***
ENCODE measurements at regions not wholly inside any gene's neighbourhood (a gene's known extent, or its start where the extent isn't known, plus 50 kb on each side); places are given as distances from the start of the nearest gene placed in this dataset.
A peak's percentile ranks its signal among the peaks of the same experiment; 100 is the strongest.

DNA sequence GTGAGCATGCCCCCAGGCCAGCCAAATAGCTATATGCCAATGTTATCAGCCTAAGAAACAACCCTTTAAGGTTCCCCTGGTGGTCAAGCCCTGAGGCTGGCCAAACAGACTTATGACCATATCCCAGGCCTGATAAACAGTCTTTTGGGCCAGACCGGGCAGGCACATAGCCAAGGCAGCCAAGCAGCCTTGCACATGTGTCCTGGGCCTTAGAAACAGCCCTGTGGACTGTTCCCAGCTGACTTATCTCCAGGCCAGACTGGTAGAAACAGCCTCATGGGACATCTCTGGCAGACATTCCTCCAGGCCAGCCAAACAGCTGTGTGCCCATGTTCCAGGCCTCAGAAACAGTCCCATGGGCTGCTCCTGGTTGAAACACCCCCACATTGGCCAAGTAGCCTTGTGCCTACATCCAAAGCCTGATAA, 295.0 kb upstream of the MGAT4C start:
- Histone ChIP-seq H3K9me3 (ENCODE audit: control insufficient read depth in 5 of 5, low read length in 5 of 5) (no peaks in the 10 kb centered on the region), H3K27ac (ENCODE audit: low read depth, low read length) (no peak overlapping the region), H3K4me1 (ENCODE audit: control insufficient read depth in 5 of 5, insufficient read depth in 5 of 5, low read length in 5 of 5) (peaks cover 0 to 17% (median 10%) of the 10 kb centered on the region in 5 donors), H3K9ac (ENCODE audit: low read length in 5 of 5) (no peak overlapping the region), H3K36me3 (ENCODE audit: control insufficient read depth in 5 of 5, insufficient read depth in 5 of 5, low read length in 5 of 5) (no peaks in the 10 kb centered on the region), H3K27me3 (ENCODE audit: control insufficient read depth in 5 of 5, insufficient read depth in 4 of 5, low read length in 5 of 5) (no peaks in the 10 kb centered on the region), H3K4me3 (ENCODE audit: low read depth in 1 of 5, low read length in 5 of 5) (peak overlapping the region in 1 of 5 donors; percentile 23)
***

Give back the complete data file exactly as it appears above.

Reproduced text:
ENCODE measurements at regions not wholly inside any gene's neighbourhood (a gene's known extent, or its start where the extent isn't known, plus 50 kb on each side); places are given as distances from the start of the nearest gene placed in this dataset.
A peak's percentile ranks its signal among the peaks of the same experiment; 100 is the strongest.

DNA sequence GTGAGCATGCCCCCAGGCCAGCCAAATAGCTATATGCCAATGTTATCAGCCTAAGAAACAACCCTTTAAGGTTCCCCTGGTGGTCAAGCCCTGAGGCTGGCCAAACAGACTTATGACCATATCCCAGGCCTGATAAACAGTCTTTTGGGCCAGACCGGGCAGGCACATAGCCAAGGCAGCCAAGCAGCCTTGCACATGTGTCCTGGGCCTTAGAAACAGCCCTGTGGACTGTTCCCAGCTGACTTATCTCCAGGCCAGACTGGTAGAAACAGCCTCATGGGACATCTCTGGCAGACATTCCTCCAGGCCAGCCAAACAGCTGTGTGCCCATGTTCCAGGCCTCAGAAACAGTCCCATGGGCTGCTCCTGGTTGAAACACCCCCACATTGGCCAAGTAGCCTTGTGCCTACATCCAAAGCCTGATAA, 295.0 kb upstream of the MGAT4C start:
- Histone ChIP-seq H3K9me3 (ENCODE audit: control insufficient read depth in 5 of 5, low read length in 5 of 5) (no peaks in the 10 kb centered on the region), H3K27ac (ENCODE audit: low read depth, low read length) (no peak overlapping the region), H3K4me1 (ENCODE audit: control insufficient read depth in 5 of 5, insufficient read depth in 5 of 5, low read length in 5 of 5) (peaks cover 0 to 17% (median 10%) of the 10 kb centered on the region in 5 donors), H3K9ac (ENCODE audit: low read length in 5 of 5) (no peak overlapping the region), H3K36me3 (ENCODE audit: control insufficient read depth in 5 of 5, insufficient read depth in 5 of 5, low read length in 5 of 5) (no peaks in the 10 kb centered on the region), H3K27me3 (ENCODE audit: control insufficient read depth in 5 of 5, insufficient read depth in 4 of 5, low read length in 5 of 5) (no peaks in the 10 kb centered on the region), H3K4me3 (ENCODE audit: low read depth in 1 of 5, low read length in 5 of 5) (peak overlapping the region in 1 of 5 donors; percentile 23)